An Ohio appeals court dealt two wins to the Tax Commissioner in recent cases involving the state’s Commercial Activity Tax (CAT) and out-of-state retailers.  Both cases showcase Ohio’s successful attempts to situs gross receipts from out-of-state transactions to Ohio.

In Defender Sec. Co. v. Testa, Defender solicited home security sales contracts from Ohio customers. Defender then sold the contracts to a home security service provider (ADT) outside Ohio in exchange for a cut of the fees that ADT collected directly from Ohio customers. Defender argued that its gross receipts from the sale of the contracts should be sitused to outside Ohio because ADT receives and services the contracts outside the state. The Tax Commissioner, the Board of Tax Appeals and the appeals court disagreed. Defender’s receipts are sitused to Ohio because the service contracts originate in Ohio and ADT, as the purchaser of the contracts, receives the benefit of the security contracts when it services Ohio customers.

Greenscapes Home & Garden Prods., Inc. v. Testa exposes the uphill battle out-of-state retailers face when they challenge the constitutionality of Ohio’s CAT.  This case considered where to situs the gross receipts Greenscapes receives when it sells goods to big-box retailers outside Ohio, which the retailers subsequently ship to Ohio distribution centers and retail outlets. The appeals court upheld the BTA’s determination that the ultimate destination of the product sold by Greenscapes controls where the sales are sitused. The court rejected Greenscapes’ constitutional arguments, concluding that situsing gross receipts to the destination state create nexus in Ohio. This does not violate the Commerce Clause so long as the gross receipts exceed the CAT’s bright-line nexus threshold. Additionally, Greenscapes’ systematic sale of tangible personal property that will be delivered to Ohio satisfies the 14th Amendment’s due process requirements. As a result, out-of-state retailers should be mindful that Ohio will situs gross receipts to the destination forum, rather than the place where title passes.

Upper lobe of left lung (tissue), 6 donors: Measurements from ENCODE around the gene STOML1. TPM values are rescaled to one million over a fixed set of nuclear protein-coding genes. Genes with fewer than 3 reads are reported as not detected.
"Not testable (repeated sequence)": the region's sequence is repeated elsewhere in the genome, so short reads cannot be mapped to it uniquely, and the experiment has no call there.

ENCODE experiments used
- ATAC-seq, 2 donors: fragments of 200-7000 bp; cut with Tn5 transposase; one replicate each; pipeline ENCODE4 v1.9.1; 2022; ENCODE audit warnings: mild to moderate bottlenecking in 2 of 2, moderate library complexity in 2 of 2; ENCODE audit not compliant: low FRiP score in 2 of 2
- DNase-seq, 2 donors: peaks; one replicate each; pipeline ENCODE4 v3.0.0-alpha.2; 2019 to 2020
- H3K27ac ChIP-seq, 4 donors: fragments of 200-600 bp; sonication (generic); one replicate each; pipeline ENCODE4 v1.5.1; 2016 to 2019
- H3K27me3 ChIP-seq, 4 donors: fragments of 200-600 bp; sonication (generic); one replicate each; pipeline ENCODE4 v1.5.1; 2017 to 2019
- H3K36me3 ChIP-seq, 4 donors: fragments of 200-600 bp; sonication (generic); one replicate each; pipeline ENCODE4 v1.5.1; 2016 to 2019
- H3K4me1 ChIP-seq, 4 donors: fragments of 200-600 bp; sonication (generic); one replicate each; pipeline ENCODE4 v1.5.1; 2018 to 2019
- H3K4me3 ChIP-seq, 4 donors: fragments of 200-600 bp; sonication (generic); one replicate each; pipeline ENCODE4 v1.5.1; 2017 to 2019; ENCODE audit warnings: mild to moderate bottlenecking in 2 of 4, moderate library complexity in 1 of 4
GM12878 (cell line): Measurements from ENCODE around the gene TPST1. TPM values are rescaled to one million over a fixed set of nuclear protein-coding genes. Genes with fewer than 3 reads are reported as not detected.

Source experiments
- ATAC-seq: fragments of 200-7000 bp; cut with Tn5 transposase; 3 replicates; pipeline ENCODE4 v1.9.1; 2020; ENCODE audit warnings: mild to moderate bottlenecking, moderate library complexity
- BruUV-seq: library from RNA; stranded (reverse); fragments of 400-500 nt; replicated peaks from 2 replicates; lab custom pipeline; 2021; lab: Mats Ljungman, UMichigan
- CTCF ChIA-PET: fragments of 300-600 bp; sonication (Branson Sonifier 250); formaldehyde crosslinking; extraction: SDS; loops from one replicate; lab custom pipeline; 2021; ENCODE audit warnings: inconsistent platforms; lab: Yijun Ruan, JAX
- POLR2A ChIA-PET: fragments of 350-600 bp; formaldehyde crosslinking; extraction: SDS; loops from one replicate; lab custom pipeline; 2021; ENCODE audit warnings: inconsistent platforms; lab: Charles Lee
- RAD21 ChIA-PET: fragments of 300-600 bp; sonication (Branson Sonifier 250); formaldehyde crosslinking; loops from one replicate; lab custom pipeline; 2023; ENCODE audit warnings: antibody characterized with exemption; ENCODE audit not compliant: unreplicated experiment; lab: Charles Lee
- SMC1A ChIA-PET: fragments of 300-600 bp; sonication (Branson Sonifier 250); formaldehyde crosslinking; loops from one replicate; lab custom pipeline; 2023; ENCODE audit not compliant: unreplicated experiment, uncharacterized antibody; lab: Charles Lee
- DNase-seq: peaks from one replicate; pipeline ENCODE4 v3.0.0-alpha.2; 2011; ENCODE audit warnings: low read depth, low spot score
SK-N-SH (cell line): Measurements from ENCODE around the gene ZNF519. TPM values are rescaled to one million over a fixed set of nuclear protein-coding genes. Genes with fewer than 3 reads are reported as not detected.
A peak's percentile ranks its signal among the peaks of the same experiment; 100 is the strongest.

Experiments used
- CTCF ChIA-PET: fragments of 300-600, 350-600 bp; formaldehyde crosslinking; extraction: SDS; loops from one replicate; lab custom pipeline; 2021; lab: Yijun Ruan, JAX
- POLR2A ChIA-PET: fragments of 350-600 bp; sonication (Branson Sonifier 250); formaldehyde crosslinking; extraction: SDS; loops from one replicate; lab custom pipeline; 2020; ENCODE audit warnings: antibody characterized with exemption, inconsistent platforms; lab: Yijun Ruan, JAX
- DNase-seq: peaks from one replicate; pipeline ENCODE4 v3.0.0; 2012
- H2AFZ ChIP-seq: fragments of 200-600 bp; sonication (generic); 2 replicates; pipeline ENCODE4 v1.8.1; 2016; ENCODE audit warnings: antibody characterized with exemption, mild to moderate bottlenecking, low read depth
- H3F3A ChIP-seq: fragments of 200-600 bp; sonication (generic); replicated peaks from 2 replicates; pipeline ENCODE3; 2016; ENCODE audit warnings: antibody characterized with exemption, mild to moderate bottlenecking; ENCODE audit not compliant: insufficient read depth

These cases highlight the potential exposure out-of-state retailers face when their goods or services travel to Ohio. If you are affected by Ohio’s situsing rules, GBQ SALT professionals are available to analyze your tax situation and guide you through Ohio CAT compliance.

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